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Book Review   |    
One-Handed in a Two-Handed World: Your Personal Guide to Managing Single-Handedly, second edition
Dennis J. McCrory, M.D.; Allen H. Blood, C.R.C./L.R.C., M.Ed.
Psychiatric Services 2000; doi: 10.1176/appi.ps.51.6.824
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by Tommye-Karen Mayer; Boston, Prince-Gallison Press, 2000, 250 pages, $20 spiralbound

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In June 1981 a blood vessel in my head burst while I commuted home from work. I've been one-handed in a two-handed world ever since." Thus does the author introduce herself, the story of her recovery, and this how-to manual for others who temporarily or for a lifetime will have the use of only one hand.

In her early days at a rehabilitation hospital, Ms. Mayer had a vivid dream of being stranded alone on a desert island. It left her feeling helpless and hopeless, yet showed her the importance of "learning to manage single-handedly as though there's no one to take care of those allegedly two-handed operations." And so she has learned! With her grandfather, who lost his hand in an industrial accident, as a role model, she went about proving to herself and others that she could manage. In the process she regained her self-confidence and self-esteem.

Ms. Mayer continues by sharing her three secrets: body positioning, or reorganizing the limbs that can be used and learning how to stand in relation to a task; "four fingers and a thumb," or a hand is more than a hand; and gadgets, to be used in moderation. Following are chapters on personal care, dressing, eating, dining out, cooking, cleaning up, household chores, office work, traveling, household repairs, outside home, leisure activities, sports, and sexuality. In them she shares in step-by-step detail the techniques she has learned, from taking a shower, setting a nail, and playing tennis to relaxing in the bedroom and accepting awards. Ms. Mayer writes in a spirit of enthusiasm, encouraging her readers to have fun—and to pat themselves on the back for their accomplishments.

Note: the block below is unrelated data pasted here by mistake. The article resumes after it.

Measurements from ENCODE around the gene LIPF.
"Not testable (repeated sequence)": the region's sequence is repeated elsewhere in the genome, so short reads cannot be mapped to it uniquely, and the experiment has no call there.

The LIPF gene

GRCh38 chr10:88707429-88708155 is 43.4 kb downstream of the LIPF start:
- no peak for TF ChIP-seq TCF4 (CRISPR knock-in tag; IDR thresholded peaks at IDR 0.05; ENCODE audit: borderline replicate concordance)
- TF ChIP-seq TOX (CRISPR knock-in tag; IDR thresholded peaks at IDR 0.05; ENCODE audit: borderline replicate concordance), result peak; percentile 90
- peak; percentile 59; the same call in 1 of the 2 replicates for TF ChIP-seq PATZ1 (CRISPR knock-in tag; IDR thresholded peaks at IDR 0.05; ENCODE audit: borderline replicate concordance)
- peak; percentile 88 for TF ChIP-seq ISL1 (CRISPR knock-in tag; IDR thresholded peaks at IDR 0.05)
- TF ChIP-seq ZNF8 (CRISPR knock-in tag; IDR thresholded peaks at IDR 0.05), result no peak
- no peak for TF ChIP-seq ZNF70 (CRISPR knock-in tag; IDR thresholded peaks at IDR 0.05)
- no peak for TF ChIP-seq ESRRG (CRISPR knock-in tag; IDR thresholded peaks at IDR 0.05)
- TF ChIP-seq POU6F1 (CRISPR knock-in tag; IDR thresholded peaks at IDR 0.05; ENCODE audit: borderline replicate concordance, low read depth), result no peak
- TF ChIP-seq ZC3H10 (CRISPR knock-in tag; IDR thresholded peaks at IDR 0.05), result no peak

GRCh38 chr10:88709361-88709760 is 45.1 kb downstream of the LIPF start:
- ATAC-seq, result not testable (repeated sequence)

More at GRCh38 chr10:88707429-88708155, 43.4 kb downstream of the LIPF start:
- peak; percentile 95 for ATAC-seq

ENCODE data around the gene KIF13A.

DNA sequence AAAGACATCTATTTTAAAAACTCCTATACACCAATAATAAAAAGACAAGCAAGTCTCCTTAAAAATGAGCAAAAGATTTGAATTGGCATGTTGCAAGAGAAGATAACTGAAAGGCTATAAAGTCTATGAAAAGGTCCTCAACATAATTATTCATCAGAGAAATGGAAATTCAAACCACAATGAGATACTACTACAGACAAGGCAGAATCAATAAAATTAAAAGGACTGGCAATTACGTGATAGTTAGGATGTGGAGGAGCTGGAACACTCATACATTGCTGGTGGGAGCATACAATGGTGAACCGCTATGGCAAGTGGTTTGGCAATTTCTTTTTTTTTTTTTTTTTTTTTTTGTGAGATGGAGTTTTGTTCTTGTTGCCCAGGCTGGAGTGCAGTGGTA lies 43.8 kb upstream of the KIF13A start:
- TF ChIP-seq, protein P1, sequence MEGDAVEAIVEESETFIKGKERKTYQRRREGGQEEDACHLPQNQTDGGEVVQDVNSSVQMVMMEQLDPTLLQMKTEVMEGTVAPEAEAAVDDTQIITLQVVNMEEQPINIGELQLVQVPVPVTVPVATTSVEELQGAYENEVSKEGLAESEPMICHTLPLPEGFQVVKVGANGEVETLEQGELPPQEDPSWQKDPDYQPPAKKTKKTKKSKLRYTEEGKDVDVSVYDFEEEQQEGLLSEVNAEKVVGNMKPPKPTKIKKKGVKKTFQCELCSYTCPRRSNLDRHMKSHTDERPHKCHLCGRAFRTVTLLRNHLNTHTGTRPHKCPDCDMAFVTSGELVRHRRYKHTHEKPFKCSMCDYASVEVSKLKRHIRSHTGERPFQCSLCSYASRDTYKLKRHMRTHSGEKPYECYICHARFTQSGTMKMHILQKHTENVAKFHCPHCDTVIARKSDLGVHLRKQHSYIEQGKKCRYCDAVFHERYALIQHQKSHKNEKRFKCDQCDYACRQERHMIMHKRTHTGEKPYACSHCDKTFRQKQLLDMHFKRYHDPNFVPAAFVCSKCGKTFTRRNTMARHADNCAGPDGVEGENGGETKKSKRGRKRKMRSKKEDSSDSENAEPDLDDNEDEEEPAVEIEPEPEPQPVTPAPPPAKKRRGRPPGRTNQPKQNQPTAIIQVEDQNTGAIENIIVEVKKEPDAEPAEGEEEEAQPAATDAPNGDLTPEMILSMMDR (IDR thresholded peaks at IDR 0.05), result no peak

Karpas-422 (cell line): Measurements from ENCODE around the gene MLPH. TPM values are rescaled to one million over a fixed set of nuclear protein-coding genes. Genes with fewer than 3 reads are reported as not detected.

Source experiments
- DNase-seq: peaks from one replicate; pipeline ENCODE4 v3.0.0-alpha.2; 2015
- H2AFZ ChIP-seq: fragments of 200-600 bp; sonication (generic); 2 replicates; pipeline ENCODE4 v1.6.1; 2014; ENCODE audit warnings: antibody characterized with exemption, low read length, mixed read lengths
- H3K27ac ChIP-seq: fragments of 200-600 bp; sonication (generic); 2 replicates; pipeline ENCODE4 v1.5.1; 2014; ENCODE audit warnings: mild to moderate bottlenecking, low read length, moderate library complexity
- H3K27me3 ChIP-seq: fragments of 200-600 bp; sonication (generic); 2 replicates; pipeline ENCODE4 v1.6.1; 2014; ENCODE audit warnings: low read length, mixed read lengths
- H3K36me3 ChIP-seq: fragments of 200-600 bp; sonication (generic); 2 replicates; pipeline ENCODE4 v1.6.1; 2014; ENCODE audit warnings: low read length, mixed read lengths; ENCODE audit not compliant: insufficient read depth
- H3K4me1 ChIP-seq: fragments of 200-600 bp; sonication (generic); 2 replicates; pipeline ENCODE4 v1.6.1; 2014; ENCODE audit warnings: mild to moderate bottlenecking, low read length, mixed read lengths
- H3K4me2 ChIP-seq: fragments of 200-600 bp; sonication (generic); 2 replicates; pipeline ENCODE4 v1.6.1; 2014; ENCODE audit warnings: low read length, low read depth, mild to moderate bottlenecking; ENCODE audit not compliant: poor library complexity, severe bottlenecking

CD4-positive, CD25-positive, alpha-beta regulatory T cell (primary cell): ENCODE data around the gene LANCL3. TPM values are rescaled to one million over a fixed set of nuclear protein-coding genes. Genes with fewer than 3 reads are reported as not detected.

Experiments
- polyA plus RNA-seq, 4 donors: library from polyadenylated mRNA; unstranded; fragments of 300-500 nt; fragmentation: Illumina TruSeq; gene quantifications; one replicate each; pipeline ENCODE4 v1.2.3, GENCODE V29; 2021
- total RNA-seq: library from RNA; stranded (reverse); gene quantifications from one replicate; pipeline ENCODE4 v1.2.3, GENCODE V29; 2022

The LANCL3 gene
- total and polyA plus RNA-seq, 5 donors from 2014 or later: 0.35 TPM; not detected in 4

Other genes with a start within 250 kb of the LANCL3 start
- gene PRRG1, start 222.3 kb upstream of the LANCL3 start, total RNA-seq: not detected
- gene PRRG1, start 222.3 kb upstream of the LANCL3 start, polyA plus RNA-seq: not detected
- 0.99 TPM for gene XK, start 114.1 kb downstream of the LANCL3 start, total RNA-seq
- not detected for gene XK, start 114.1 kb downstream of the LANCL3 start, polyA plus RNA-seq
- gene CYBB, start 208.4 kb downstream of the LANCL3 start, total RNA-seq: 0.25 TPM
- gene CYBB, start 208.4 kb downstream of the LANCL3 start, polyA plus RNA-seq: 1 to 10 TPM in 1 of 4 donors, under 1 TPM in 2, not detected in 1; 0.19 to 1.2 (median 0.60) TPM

One-Handed in a Two-Handed World proved to be interesting reading for both of us. One of us, a psychiatrist who has the use of both hands, spent a day using the book to learn to do things with his nondominant hand. The other, a rehabilitation practitioner who lost his left arm as a teenager, learned some new techniques.

Indeed, this book appears to have value as a reference guide for people at various stages of their recovery from temporary or permanent loss of a hand or arm as well as for interested others—family members and professionals—because it is both practical and hopeful. It is focused on operations and is written in clear detail. The second edition incorporates more examples than the first, and it adds a resource and product index.

However, because individuals have different learning styles, the written word may need to be accompanied by demonstrations, such as by an occupational therapist or a significant other, to be fully understood. More illustrations of the step-by-step directions might have been helpful. Consideration should be given to developing a video demonstrating some of the four-fingers-and-a-thumb manipulations.

In her epilogue, Ms. Mayer encourages her readers to "find their own solutions." This point might also be emphasized earlier in the book; while her three secrets are critically important, there are many variations in how to apply them.

Ms. Mayer's intention is to support her readers' recovery through mastery and self-reliance. Indeed, she succeeds admirably. One might have wished that her focus also included the psychosocial dimensions, such as managing grief, frustration, and discouragement, as well as how to help others support one's recovery.

This book is written primarily for practical use by a one-handed person. However, we believe it may also be a valuable tool for mental health professionals who are trying to help people faced with this functional loss.

Dr. McCrory is the statewide psychiatric consultant for the Massachusetts Rehabilitation Commission and consultant to the Walpole area office. Mr. Blood is area director of the Greater Walpole area office. His left arm was amputated at age 14 due to osteogenic sarcoma.

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